Tag Archives: macro photography

Iris flower

[/caption] An extreme close-up of a water droplet hanging on an Iris flower offers a great macro opportunity. I wasn’t using a tripod so I had to be sure and remove my CIR-PL and keep a very steady hand. I was about 1/2 and inch from touching the flower so I made sure to keep a very steady hand so I wouldn’t end up with any camera shake or blur. I was able to keep the ISO at 100 and just made sure that I utilized the histogram each time I took a macro photograph. I did sharpen the photo in Adobe Photoshop and saturated the colors in the Iris to really bring out the colorful beauty of the flower.

Iris Flower


I was amazed to find out how many different colors of Iris flowers were mixed to create some of the most beautiful hybrid Iris flowers that I have ever seen. I took this shot on 5/30/10 and posted a very detailed article on 6/2/10 about my trip to the Iris flower garden that’s located just north of Keizer, OR if anyone is interested. With all of the amazing colors of these flowers it allows a photographer hundreds of opportunities to capture the true personality that these flowers project. To get this shot I was using my Canon EOS T1i along with my Sigma 50mm Prime/Macro lens. The only filter that I was using was my UV and my Hoya 81B filter. You never want to use a CIR-PL when taking macro shots since it will create too much shadow and the shot will come out blurry. I was about 1 inch from the flower and I wasn’t using a tripod or remote switch. I don’t like using a tripod when taking most of my macro photos since it takes forever to set up and it’s not nearly as fun as getting right up close to your subject. As long as you have your settings correct and you allow enough light to avoid any blur you can master some pretty awesome shots. To ensure this I had set the camera to Program/Normal mode and made sure that the IS was on. The aperture was at F5.6, the ISO was at 200 and the white balance was at -0.7. Since the light was perfect the shutter speed came out at 1/256 second. I took the photo at about 12:05pm and I had the sun near my back so there was little to no shade to darken and blur the subject. Since I was using a prime lens I needed to concentrate and focus on one particular subject so I decided to focus in on the very bottom part of the orange tongue of the flower and the part of the dark purple that was just beneath the orange. This allowed me to focus on two separate parts of the flower without blurring the majority of the flower. I find that this is the best way to take full advantage of a Prime/Macro lens, especially when standing just cm or inches from your subject. I took well over 750 photos this day and I never seemed to run out of ways to shoot. A tripod would have really slowed me down and bored me as well. As long as you have a steady hand and can find the correct setting as well as lighting, a macro lens can really create a fun experience when photographing close subjects.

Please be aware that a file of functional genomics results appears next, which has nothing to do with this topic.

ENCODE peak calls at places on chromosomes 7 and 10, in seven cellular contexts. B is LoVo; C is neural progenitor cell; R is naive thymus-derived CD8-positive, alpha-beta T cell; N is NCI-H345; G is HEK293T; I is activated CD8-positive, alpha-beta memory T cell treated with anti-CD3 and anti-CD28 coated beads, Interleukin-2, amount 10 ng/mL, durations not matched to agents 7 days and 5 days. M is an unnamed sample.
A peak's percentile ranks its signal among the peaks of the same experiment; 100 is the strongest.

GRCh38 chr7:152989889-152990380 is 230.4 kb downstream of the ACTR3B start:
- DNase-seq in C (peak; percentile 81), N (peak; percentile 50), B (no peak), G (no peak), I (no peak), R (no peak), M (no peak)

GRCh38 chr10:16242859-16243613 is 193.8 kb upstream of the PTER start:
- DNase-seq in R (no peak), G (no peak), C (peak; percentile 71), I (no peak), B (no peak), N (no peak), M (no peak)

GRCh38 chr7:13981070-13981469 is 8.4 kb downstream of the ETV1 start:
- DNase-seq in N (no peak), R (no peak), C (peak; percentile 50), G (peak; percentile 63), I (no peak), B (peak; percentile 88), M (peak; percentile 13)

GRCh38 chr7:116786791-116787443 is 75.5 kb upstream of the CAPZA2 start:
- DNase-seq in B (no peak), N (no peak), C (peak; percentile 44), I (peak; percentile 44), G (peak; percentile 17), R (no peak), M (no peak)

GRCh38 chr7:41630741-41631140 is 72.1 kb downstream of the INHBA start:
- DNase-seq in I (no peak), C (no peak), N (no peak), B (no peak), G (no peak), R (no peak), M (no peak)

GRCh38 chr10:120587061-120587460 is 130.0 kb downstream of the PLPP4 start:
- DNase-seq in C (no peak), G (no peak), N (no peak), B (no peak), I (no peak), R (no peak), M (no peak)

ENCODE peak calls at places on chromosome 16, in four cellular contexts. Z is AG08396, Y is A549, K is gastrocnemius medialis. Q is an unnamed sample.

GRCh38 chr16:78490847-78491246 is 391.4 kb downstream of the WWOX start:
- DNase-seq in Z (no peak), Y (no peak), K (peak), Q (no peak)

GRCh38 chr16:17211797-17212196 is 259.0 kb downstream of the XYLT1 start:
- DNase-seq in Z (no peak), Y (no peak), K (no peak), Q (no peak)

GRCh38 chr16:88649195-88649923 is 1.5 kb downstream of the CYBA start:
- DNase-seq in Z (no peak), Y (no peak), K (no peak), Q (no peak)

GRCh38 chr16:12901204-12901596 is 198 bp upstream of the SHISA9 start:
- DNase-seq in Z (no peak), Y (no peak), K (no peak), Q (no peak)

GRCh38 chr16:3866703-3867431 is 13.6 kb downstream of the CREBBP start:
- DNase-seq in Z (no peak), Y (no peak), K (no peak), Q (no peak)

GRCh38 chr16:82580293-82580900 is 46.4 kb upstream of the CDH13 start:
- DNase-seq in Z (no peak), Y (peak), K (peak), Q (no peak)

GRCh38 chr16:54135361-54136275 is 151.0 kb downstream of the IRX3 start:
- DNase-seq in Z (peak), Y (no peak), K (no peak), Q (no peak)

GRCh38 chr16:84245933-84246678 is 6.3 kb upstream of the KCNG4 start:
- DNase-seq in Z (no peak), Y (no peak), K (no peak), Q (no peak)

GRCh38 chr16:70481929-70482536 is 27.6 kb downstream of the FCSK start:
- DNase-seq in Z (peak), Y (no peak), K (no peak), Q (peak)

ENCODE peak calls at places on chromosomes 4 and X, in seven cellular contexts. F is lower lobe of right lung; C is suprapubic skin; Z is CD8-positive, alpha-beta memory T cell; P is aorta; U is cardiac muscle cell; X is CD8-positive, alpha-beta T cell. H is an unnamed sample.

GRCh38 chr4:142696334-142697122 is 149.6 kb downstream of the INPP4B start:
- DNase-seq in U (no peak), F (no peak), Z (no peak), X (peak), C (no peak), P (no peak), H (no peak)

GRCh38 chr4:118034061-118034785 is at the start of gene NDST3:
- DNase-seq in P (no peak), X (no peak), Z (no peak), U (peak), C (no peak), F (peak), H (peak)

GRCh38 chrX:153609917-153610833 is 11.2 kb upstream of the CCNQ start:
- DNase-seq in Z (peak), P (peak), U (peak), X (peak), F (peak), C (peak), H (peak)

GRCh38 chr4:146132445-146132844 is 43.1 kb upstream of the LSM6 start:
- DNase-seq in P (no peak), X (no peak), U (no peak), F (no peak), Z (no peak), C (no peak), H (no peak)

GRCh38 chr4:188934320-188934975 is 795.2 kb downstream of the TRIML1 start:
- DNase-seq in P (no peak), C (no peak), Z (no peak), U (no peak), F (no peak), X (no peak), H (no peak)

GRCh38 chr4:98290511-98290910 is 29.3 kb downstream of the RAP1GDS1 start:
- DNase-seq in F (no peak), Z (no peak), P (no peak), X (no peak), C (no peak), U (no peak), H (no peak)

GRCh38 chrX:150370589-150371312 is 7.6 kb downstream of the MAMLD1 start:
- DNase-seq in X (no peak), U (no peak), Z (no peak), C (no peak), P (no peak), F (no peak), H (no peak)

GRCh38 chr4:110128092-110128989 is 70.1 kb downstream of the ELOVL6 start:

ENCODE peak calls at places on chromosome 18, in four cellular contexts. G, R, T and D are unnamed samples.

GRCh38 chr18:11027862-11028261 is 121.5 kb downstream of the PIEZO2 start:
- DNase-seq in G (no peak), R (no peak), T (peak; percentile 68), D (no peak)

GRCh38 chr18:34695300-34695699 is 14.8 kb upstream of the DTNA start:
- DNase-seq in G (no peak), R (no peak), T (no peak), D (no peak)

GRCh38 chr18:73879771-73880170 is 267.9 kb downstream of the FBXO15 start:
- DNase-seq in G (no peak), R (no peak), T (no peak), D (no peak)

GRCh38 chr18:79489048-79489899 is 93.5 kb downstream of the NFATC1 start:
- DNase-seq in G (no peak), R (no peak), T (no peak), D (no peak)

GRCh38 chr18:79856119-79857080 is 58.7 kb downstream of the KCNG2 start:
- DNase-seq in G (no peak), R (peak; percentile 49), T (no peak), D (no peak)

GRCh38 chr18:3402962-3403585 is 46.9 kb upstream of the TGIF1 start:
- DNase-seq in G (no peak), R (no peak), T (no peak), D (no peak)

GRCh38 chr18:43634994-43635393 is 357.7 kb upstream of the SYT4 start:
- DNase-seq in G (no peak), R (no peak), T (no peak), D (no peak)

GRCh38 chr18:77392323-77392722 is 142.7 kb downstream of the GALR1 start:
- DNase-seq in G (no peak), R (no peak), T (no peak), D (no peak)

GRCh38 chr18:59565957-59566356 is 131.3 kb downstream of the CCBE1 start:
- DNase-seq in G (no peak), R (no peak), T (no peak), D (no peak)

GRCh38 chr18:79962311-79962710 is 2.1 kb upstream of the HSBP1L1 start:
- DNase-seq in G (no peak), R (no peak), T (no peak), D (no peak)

Rose Garden in Portland, OR

[/caption] Macro photography is best when able to get really close to flowers so you can show the intricate parts of the subject. Normally I will spray a flower with water in order to focus on a water droplet so it really brings out the character and color of the flower. However, whenever I am lucky enough to photograph a flower with an insect near it I try to focus on the insect rather than a water droplet. This is especially true since you usually can’t spray the flower without scaring off the insect or angering the bee. I wanted to try and have both the rose and the bee in focus when I took this shot so I decided not to use my 50mm marcro/prime lens and instead use my 18-55mm lens. I tried to get as close as I could without distorting the picture so I changed the camera menu to Program/Normal as opposed to close-up. I stood about 8 inches from the rose and increased the focal length to 55mm. I made sure that I had removed the warming filter and CIR-PL so I could eliminate the possibility of any camera shake/blur. Due to the shadow and low light the shutter speed was pretty slow at 1/83 second and the aperture was at F 6.4. Since the bee was about to fly away I wasn’t able to adjust the ISO or white balance. The ISO was at 100 and the white balance was at -0.3. I was somewhat disappointed that I wasn’t able to get more light from within the flower in order to enhance the bees body. But because I was facing the sun and there was some shadows blocking any direct light, I tried to use this to my advantage by eliminating any glare. This photo was taken at the Portland International Rose Test Garden just above downtown Portland. I have visited this park numerous times and I can spend hours photographing the thousands of roses dotting the isles. During springtime, before the roses bloom, you can photograph dozens of other types of flowers as well. The hills within the park are teaming with possibilities and I have found myself enveloped in the scenery.